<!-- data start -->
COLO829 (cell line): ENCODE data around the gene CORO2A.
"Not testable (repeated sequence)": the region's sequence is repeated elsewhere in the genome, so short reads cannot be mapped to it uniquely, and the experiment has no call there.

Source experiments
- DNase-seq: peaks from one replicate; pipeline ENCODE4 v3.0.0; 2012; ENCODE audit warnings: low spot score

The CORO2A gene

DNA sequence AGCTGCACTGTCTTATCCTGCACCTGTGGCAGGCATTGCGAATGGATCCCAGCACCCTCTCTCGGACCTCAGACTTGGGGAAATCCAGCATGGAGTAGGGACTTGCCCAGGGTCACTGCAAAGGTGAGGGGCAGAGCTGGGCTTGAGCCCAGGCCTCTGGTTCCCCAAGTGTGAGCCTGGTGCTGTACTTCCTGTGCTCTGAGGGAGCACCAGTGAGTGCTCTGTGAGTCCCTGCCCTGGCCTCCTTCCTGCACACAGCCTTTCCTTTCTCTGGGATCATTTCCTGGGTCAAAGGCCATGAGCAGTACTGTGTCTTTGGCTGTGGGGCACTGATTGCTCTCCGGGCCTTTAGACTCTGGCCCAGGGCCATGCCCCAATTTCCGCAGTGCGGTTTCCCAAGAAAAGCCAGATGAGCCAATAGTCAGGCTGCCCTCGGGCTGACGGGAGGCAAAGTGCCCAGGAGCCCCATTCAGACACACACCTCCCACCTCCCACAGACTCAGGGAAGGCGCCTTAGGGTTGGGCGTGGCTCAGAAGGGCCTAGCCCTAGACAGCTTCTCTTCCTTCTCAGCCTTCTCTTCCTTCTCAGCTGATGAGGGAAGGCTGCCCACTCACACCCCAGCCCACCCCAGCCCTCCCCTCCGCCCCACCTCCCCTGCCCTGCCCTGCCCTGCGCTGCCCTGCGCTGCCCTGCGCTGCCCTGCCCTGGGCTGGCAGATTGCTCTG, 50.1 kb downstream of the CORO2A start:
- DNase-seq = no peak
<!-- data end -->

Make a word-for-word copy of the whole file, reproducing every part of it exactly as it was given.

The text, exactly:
COLO829 (cell line): ENCODE data around the gene CORO2A.
"Not testable (repeated sequence)": the region's sequence is repeated elsewhere in the genome, so short reads cannot be mapped to it uniquely, and the experiment has no call there.

Source experiments
- DNase-seq: peaks from one replicate; pipeline ENCODE4 v3.0.0; 2012; ENCODE audit warnings: low spot score

The CORO2A gene

DNA sequence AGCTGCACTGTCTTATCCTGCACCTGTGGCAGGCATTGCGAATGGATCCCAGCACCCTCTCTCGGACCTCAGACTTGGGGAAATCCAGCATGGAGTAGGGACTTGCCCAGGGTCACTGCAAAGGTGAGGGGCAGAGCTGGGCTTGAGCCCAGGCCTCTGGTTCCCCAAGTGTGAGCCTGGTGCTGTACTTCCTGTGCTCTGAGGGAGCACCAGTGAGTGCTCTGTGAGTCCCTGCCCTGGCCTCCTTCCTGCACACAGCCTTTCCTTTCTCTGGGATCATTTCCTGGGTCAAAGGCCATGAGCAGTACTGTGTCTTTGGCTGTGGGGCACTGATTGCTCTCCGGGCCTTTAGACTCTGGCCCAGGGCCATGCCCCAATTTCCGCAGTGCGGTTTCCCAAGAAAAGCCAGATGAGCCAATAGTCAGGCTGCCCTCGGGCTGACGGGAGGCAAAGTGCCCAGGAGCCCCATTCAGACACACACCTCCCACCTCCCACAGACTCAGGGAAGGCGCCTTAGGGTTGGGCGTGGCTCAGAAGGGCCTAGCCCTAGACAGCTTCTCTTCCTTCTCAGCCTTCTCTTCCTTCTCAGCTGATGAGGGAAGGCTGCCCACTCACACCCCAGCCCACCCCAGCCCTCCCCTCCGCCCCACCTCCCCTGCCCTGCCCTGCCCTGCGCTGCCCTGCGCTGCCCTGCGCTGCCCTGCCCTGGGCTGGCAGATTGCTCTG, 50.1 kb downstream of the CORO2A start:
- DNase-seq = no peak